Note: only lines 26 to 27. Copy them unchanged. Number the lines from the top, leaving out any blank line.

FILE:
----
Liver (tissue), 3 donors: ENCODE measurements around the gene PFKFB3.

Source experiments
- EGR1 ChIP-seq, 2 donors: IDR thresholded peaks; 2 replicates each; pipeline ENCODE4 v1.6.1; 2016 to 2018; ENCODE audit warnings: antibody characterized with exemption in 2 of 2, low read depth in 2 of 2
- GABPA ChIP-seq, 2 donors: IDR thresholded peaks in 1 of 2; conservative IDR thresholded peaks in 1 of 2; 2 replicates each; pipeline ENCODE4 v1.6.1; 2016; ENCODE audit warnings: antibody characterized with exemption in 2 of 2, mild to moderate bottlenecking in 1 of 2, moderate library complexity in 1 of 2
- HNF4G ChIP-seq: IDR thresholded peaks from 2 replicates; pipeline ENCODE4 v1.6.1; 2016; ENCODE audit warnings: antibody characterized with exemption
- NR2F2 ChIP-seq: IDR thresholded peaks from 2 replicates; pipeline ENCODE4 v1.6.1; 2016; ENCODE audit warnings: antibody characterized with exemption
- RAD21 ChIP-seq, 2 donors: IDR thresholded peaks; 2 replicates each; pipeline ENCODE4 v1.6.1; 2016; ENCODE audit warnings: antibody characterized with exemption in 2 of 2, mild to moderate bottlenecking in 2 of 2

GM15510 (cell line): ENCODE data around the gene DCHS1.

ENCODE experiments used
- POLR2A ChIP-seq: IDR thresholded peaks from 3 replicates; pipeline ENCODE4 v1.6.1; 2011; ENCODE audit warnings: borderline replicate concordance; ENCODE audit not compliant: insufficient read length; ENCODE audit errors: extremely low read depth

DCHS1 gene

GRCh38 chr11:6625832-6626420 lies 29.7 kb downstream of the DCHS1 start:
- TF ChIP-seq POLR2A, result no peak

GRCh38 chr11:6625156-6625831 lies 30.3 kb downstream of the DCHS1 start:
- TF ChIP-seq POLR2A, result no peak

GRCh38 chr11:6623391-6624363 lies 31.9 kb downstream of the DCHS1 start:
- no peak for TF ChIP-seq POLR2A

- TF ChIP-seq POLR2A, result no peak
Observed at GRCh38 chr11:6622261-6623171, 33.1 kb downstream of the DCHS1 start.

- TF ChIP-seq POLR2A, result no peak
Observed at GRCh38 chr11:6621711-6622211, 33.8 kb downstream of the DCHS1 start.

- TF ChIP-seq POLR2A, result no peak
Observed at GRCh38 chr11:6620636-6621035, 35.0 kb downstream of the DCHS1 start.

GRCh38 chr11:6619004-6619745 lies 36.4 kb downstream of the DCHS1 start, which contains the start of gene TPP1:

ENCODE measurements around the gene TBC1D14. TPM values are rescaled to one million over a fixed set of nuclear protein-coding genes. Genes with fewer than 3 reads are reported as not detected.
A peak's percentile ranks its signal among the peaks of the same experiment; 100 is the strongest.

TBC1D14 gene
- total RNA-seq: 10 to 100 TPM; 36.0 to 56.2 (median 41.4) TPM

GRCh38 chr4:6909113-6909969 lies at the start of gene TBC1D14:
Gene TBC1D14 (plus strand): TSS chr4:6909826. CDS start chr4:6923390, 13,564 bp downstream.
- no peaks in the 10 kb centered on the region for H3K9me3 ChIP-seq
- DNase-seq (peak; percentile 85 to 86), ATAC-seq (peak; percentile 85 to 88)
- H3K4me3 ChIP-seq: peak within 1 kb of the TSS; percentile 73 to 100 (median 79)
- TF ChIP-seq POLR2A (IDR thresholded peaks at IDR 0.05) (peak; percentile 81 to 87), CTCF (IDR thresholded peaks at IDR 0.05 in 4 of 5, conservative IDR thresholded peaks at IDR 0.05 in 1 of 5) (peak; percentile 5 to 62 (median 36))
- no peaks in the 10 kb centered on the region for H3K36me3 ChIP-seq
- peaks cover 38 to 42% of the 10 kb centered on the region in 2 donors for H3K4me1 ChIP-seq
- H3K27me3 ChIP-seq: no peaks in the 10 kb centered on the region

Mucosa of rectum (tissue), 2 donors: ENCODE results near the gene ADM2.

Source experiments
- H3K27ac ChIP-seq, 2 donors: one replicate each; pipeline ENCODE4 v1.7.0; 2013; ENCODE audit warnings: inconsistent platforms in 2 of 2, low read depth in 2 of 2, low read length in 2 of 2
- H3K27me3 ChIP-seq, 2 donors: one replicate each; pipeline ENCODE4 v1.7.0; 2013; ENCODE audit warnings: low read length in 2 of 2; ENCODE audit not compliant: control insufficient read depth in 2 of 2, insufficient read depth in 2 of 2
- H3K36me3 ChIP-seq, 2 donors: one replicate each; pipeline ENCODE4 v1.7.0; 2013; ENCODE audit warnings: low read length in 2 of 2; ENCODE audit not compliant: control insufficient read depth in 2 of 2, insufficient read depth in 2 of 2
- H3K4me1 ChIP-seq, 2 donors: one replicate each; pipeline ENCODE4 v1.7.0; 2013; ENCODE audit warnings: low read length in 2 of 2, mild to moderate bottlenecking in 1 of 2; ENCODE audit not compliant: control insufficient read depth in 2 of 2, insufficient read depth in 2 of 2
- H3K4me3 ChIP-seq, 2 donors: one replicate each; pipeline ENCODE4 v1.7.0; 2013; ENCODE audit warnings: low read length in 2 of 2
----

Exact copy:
A peak's percentile ranks its signal among the peaks of the same experiment; 100 is the strongest.

TBC1D14 gene